Just eighteen, he decides to settle down in Vienna. Rost is a(n improbably) mature and self-assured protagonist, his cockiness that of someone at least a few years older, but little is made of his age (or youth) and it is easy (and hardly an issue) to forget that he is supposedly still a teen.
       He doesn't have much of a plan, but he's certain he'll be able to get by -- if on nothing else than: "Personality. I'm confident of myself". Indeed, Rost is all carefree youthful exuberance -- even as he is neither a naïf nor a cynic. It's not just occasionally that:
Full of a sense of freedom and self-confidence, he felt as if he could conquer the world, attain whatever his heart desired. He regarded the carriages, the automobiles, the people passing with magnanimity. How good it was that all this existed, free for the taking; existed for him, for his benefit, for his enjoyment.
       Vogel makes it easy on himself and Rost by having Rost catch the eye of a self-made man, Peter Dean. Dean sees a lot of potential in Rost, and likes his attitude -- "as far as the conventions of society are concerned, I can do without them", Rost claims -- and, no strings attached, hands over ten thousand kronen to the youngster -- "as your allowance for a year". Assuring Rost has no financial concerns -- in a world and time where the struggle to make or get any money is something he constantly encounters -- makes life a lot easier; indeed, Rost can (and does) then take it quite easy.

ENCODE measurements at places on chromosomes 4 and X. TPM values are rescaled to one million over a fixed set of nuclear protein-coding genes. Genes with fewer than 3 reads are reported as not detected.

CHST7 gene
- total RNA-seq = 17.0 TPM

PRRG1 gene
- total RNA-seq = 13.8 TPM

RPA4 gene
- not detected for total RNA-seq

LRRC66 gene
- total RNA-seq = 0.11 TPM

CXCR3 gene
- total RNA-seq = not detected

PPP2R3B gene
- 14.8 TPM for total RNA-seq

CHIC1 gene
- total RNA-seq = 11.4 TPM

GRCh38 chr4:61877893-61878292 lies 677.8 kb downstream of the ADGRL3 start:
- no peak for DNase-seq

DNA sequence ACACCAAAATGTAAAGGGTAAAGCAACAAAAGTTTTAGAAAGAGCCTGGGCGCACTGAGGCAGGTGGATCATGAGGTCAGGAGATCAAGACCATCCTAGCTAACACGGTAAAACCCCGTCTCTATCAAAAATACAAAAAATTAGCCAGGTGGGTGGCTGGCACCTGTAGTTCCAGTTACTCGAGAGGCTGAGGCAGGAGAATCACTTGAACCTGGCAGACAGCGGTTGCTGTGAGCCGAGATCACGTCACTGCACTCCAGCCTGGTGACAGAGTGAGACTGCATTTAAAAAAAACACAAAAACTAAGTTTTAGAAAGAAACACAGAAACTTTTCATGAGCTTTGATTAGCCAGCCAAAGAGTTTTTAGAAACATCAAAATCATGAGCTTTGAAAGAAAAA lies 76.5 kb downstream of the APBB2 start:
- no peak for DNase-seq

Dean is unfortunately a very underdeveloped character -- rich backstory, practically no present story -- and doesn't figure much in the novel beyond this act of great generosity. It is the most implausible part of the novel, but it allows Vogel to leave his protagonist free of what otherwise would be crippling money-worries.
       Vogel rents a room in the house of the well-to-do Shtift family, and almost immediately begins an affair with the woman of the house, Gertrude. From early on he finds the sixteen-year-old daughter Erna more intriguing, however, and Erna -- curious and blossoming into womanhood -- is drawn to him too.
       Rost also constantly returns to Stock's kosher eatery -- "a combination of bar, restaurant, inn, and café" -- and the crowd there. It is one of several overlapping circles of the society of that time Vogel presents -- and Vogel is particularly good in these scenes of interaction and conversation. Whether the interaction among the clientele at Sock's or a teen soirée Erna attends, Vogel is very good at presenting the dynamics at play.